but that isnt the point i know. i am actually really surprised that this article was printed. it is nothing new and somewhat juvenile. it is a printed version of the same conversation people have been having for as long as i can remember conversations about spokane. "spokane sucks, you know why? no jobs. also all the people who dont suck leave.. but there are good things about it... if someone would just do something" usually that someone is someone else.

i will tell you what will never change about spokane. that conversation.

0 likes, 2 dislikes
Posted by Jacqueline Senouci on 03/25/2014 at 8:04 PM

Re: “Road to Relevance

What's an id? Id iot that you're too dumb to program this computer with logic? "The answer is in the question." Wiggentree is me, Judith Lee Maibie, Eulesss, Texas 76039 (Former married name until 1994, Collignon.)

Posted by latebloomer on 03/24/2014 at 5:40 PM

Re: “A Hate/Love Relationship

Love it, Live it, Learn.

Spokane For Life.

2 likes, 1 dislike
Posted by Colin Stuart on 03/24/2014 at 1:30 PM

Re: “A Hate/Love Relationship

I know where the writer of this article is coming from. although I don't hate Spokane. I loved Spokane for 7 years. I moved from Latin America and it was the first place where I lived in the U.S.. I loved living in Spokane: the seasons, the relative tranquility, the friendliness of the people, the beauty of the landscapes surrounding the city. Even the arts scene, the music, the breweries, open mikes, and the sense of wonder and possibility. But there was something that was required for me to live in Spokane: I needed to be OK being poor. I was poor the entire time. The last 2 years I spent there I was playing overtime in Spokane. At some point I went from being completely independent to being virtually homeless. I will admit it was due to my own bad decisions. There was no room to make bad decisions, and opportunities for growth in my field were limited. That's OK, it's a matter of scale. If you can make it in Spokane, it's a great place to live. If you're getting by, opportunities are limited.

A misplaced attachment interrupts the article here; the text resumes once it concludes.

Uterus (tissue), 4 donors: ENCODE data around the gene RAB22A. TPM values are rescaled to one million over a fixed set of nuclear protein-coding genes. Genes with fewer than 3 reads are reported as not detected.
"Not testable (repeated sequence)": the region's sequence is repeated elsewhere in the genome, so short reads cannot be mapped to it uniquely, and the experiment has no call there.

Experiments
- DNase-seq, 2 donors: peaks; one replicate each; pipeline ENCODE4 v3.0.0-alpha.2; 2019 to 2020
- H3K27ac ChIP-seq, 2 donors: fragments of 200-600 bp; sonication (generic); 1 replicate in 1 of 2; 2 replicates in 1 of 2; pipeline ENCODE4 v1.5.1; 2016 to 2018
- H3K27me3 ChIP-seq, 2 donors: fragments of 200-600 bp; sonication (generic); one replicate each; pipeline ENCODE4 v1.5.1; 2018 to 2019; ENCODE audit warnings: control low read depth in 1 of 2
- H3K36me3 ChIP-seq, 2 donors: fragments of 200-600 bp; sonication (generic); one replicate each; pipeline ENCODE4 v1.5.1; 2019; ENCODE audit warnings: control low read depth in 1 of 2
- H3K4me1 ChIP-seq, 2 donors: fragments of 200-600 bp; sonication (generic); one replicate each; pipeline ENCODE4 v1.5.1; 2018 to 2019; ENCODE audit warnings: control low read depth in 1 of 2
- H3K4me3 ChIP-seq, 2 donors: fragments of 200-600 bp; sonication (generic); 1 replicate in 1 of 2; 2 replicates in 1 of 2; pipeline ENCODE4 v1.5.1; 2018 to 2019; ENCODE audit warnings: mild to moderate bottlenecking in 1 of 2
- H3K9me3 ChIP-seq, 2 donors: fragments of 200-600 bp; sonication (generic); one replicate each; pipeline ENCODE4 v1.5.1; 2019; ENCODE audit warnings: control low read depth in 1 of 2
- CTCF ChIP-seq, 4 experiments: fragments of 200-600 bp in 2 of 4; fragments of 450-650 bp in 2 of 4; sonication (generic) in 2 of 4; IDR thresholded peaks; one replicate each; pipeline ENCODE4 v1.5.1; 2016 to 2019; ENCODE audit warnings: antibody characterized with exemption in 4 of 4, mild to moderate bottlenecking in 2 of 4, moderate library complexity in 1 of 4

Posted by Benicio Galvez on 03/24/2014 at 12:06 PM

Re: “A Hate/Love Relationship